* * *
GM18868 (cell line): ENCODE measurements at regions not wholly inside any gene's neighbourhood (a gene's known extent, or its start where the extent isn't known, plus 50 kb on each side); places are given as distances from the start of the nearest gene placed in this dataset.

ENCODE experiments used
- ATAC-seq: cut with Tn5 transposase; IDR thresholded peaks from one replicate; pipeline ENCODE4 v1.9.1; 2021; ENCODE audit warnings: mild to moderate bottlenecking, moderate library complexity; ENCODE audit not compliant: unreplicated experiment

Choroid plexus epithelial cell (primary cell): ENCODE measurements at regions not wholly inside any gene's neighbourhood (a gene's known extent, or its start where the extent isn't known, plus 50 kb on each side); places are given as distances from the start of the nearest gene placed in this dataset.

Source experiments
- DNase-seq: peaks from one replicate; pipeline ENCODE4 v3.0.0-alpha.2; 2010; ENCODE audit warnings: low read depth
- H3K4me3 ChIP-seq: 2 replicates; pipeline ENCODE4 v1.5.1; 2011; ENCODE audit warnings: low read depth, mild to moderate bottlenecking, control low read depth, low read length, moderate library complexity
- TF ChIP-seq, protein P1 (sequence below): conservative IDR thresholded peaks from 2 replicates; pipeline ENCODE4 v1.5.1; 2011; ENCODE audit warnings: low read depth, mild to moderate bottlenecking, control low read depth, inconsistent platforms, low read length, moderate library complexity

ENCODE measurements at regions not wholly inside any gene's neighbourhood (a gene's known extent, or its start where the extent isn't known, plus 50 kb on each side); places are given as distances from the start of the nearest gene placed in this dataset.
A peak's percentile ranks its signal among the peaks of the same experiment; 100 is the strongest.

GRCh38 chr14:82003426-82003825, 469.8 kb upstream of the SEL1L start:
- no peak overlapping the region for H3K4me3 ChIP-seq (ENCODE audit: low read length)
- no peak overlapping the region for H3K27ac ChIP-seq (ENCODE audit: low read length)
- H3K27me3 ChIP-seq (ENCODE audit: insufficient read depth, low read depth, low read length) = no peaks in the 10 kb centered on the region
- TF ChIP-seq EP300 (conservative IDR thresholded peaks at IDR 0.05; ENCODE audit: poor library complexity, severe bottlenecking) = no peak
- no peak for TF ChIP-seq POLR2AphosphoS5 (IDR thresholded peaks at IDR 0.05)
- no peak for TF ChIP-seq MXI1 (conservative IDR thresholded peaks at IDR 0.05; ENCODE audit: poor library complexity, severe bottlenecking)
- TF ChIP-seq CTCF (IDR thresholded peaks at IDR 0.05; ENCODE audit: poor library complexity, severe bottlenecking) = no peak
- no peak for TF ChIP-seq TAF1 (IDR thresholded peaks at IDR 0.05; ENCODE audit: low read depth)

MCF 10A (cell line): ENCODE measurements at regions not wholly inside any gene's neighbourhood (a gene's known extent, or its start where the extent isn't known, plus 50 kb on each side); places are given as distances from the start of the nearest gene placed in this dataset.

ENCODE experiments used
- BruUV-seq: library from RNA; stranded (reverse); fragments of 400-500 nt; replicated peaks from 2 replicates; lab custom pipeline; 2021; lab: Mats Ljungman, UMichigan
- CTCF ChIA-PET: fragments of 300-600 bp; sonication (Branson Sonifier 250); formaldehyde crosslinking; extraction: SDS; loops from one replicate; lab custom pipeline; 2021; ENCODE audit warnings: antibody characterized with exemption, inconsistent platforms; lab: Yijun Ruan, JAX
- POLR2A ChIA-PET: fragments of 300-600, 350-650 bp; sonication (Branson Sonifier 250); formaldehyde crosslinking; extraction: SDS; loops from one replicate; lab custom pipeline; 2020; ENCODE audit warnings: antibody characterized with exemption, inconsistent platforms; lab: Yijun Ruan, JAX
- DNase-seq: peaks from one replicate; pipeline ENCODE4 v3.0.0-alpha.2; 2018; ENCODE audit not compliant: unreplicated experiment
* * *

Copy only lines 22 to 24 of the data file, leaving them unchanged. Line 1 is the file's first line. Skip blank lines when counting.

- BruUV-seq: library from RNA; stranded (reverse); fragments of 400-500 nt; replicated peaks from 2 replicates; lab custom pipeline; 2021; lab: Mats Ljungman, UMichigan
- CTCF ChIA-PET: fragments of 300-600 bp; sonication (Branson Sonifier 250); formaldehyde crosslinking; extraction: SDS; loops from one replicate; lab custom pipeline; 2021; ENCODE audit warnings: antibody characterized with exemption, inconsistent platforms; lab: Yijun Ruan, JAX
- POLR2A ChIA-PET: fragments of 300-600, 350-650 bp; sonication (Branson Sonifier 250); formaldehyde crosslinking; extraction: SDS; loops from one replicate; lab custom pipeline; 2020; ENCODE audit warnings: antibody characterized with exemption, inconsistent platforms; lab: Yijun Ruan, JAX